With the afternoon sun baking the air, the University of Utah football team gets to work.
Almost every practice over the last few weeks has started at 2:30 p.m. and that’s not because it’s a convenient time for Kyle Whittingham.
When Utah opens its season Sept. 3 at the University of Florida, the Utes will be leaving the high desert of Salt Lake City for the infamous late-summer heat and humidity of Gainesville.
How — or better yet — can Utah prepare for what will be an extreme shift in weather ahead of arguably the biggest, most important opener in the history of the program?
“There are some things that we’re putting in place …” Whittingham said before camp started.
To start things off, right at 2:30 p.m., the coach has made sure the Utes are on the field during the hottest part of the day, during the hottest summer ever recorded here. But even that can’t replicate what the Utes might be walking into early next month.
“The thing that I would be truly concerned with would be the humidity,” said Dr. Ben Buchanan, a sports medicine physician with Intermountain Healthcare. “… If they’re practicing up in the mountains, with relatively dry heat, they can dissipate heat a lot easier and a lot faster. Once you get down to Florida and the humidity and that level of sweating, you’re just not able to get it off of you and get cool faster. I would be more cognizant of players and they’re acclimatization.”
Buchanan placed a heavy emphasis on Utah’s ability to acclimatize to the conditions in Gainesville. Full acclimatization would take 1-2 weeks, Buchanan noting that world-class athletes could probably get there in about a week.
Utah’s traveling party does not have one week, or even half that, on the ground in Florida, but there are plans in motion to help mitigate the issues.
For starters, Utah will travel to Florida two days before the game on Sept. 1, instead of the day before the game as is the norm. That means the Utes will have roughly 48 hours of acclimatization ahead of the game.
In fairness, the fact Utah is flying a day early has nothing to do with battling the heat and humidity. Per an athletic department spokesperson, Utah’s standard protocol when playing in the Eastern time zone is to fly two days ahead of the game. Sept. 3 will mark the program’s first game in the Eastern time zone since a 26-10 win at the University of Michigan on Sept. 20, 2014.
“The thing I would say about acclimatization, the physiologic strain induced by the same exercise, the heat stress that you go through, it actually decreases every day,” Buchanan said. “If they’re out working in the heat of Utah, that will confer some advantage, but there’s only so much you can do to mitigate humidity. I don’t know the ins and outs of what their program has and all the details, but if you can recreate an environment where it’s a little more hot and humid than outdoors, you do that appropriately and moderately.”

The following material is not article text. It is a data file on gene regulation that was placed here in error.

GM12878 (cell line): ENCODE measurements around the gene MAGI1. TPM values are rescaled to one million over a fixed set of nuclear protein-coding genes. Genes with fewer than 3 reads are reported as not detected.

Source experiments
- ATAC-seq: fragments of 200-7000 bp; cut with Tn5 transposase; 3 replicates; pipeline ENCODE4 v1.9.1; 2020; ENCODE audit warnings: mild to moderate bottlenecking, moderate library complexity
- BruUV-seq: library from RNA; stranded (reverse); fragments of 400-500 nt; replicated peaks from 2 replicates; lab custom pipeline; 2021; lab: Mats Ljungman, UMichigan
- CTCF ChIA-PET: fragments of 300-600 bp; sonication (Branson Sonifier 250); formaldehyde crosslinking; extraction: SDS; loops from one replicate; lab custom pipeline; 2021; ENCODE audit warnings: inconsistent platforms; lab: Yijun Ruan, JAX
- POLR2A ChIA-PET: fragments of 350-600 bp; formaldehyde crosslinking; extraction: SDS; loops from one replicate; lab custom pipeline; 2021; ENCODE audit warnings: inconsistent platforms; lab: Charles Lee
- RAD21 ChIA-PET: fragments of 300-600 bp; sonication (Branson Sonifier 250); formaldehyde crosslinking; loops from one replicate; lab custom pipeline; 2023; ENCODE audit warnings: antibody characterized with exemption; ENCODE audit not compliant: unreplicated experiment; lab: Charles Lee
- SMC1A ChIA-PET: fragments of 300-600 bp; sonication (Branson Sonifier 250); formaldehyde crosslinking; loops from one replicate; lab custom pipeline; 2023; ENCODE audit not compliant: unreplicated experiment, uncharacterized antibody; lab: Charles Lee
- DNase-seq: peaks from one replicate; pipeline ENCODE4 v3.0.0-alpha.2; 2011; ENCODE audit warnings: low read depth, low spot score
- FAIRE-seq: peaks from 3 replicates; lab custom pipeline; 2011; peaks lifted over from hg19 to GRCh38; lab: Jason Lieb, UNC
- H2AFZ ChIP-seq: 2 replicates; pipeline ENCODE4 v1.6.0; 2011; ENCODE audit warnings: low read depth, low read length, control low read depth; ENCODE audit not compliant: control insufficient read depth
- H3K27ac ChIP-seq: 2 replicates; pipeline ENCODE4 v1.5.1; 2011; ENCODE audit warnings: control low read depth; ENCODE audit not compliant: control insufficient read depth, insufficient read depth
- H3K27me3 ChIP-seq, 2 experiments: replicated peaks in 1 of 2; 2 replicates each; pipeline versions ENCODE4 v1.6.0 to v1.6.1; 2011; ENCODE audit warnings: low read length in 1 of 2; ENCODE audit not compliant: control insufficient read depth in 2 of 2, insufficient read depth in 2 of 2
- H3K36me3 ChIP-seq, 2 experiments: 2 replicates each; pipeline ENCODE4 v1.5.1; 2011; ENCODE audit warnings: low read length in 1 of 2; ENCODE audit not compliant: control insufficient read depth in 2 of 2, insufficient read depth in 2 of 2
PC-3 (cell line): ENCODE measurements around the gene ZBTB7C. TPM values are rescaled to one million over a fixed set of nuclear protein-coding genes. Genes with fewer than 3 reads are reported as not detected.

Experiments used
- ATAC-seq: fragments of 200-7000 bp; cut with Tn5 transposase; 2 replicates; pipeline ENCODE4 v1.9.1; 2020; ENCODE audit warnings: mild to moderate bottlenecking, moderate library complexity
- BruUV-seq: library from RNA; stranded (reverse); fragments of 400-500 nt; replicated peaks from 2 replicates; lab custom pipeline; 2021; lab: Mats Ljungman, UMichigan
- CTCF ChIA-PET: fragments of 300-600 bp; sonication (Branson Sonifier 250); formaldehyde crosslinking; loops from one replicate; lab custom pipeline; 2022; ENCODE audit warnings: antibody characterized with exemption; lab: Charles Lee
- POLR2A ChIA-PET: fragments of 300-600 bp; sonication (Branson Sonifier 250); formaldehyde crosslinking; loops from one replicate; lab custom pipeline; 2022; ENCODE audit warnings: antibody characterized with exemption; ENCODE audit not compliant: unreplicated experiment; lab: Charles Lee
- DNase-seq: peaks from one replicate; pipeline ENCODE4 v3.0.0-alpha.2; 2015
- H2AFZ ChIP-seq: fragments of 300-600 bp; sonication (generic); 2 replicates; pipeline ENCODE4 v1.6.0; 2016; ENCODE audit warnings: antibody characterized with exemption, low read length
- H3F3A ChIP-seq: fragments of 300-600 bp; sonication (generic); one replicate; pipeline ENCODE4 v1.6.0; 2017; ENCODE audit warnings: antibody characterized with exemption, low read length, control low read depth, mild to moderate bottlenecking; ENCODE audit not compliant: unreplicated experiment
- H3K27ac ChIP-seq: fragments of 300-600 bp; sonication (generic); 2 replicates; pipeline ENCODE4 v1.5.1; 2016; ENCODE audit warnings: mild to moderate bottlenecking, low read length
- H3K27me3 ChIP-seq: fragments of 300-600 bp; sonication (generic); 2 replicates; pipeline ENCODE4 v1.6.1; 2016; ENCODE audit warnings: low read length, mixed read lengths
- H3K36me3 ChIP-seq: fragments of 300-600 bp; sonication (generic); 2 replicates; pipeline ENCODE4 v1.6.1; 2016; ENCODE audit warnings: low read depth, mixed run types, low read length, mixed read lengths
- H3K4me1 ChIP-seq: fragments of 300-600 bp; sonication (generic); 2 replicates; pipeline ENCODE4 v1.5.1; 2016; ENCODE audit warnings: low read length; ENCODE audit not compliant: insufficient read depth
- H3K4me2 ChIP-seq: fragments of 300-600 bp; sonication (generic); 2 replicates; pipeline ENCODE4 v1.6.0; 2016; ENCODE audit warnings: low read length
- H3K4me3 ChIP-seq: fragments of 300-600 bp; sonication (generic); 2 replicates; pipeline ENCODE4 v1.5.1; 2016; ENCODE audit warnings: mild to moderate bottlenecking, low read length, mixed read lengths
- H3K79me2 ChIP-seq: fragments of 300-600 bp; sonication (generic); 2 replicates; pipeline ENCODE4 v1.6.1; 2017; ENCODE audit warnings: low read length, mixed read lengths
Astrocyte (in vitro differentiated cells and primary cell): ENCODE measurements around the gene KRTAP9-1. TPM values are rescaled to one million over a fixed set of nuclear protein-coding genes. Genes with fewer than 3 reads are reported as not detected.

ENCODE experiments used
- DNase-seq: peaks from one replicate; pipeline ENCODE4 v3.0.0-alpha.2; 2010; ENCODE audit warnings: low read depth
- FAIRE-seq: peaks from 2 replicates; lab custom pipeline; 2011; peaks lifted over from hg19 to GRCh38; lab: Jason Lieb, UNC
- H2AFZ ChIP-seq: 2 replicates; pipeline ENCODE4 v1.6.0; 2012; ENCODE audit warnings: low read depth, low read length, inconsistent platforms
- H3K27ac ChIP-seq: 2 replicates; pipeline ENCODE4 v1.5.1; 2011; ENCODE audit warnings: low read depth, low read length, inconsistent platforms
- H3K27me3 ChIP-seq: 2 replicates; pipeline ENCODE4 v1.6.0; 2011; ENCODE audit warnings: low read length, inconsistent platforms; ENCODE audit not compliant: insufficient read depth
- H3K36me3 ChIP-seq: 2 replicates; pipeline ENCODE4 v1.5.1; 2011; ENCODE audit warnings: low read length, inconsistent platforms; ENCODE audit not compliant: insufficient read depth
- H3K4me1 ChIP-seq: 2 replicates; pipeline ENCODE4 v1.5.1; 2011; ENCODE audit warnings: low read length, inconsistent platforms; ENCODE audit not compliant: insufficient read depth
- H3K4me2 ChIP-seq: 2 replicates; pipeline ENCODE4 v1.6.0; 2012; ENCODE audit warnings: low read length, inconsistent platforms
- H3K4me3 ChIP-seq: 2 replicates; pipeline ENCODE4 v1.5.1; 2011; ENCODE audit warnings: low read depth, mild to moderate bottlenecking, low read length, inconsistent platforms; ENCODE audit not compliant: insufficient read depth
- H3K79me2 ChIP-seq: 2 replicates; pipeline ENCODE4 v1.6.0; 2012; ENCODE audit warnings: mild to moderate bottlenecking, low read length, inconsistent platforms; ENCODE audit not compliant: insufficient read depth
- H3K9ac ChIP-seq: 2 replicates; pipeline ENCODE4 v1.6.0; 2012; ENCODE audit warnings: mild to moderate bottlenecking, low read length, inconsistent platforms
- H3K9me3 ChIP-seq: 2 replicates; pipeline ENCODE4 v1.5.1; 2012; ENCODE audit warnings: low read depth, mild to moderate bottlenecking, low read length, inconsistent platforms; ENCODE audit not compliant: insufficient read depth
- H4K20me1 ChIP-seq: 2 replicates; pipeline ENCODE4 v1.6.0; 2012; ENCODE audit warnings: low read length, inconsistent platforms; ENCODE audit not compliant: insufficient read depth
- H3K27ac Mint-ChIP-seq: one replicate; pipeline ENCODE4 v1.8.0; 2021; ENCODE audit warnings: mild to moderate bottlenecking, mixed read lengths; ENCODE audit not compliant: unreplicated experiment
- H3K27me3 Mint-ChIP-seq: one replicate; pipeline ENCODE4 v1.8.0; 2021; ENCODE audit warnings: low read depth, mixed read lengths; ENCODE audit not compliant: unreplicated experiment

And it’s humid in The Swamp.
There may not be much difference in the average temperatures of Salt Lake City and Gainesville, but the humidity could very well be a factor.
The average humidity during the month of September in Salt Lake City is 46%, with a given day during that month peaking at a touch of over 60%. Conversely, average humidity in Gainesville in September is 78%, with many days during the month getting up over 80% in recent years.
In attempting to replicate the type of environment his team will see, some practice sessions have taken place inside the Eccles Field House, with the heat cranked up inside the 74,000-square foot facility.
“Well, it’s as effective as we can get it,” Utah defensive coordinator Morgan Scalley said. “It was like anything, with crowd noise that you try and simulate, trying to get it as hot, humid as possible in there. Obviously, you don’t have the sun beating down on you …
“But it’s just making sure they understand you know what that’s going to do to your breath. What that’s going to do in terms of losing fluids, and how you need to hydrate, just doing everything we can again to simulate what they may expect in Gainesville.”
Added Buchanan: “I would encourage that, I think that’s a great idea, and I’m sure they have great doctors and medical staffs there. You don’t want to cause your athletes to have their own heat injuries. You need to be careful, but if they’re doing at least 90 minutes out there, moderate intensity over next week, outside, great, getting used to it. If they could somehow create water, humidity indoors, it can create a better protective effect for athletes when they’re in Florida.”
One potential saving grace for Utah could be the fact that Sept. 3 is scheduled as a 7 p.m. ET kickoff. Hotter temperatures and heavier air than what Salt Lake City sees will still be factors, but to what extent is unknown.
As a point of reference, on Sept. 3, 2021 the Gainesville temperature at 7 p.m. was 83 degrees with 67% humidity. By the time the sun set at 7:50 p.m., the temperature had dropped to 79 degrees, but the humidity had jumped to 77%.
Sunset on Sept. 3 will take place at 7:49 p.m., at which point the first half should be winding down.
“I would say that is a drastic difference,” Buchanan said of the difference between the humidity in Salt Lake City vs Gainesville. “People think 30, 40, 50% or whatever, but your ability to cool and to dissipate sweat in a humid environment is a lot different than if you’re in a dry heat, You can cool off very quickly and not have to work as hard. It takes a lot more stress and internal energy to cool yourself and you’re fighting against the humidity to make that happen.”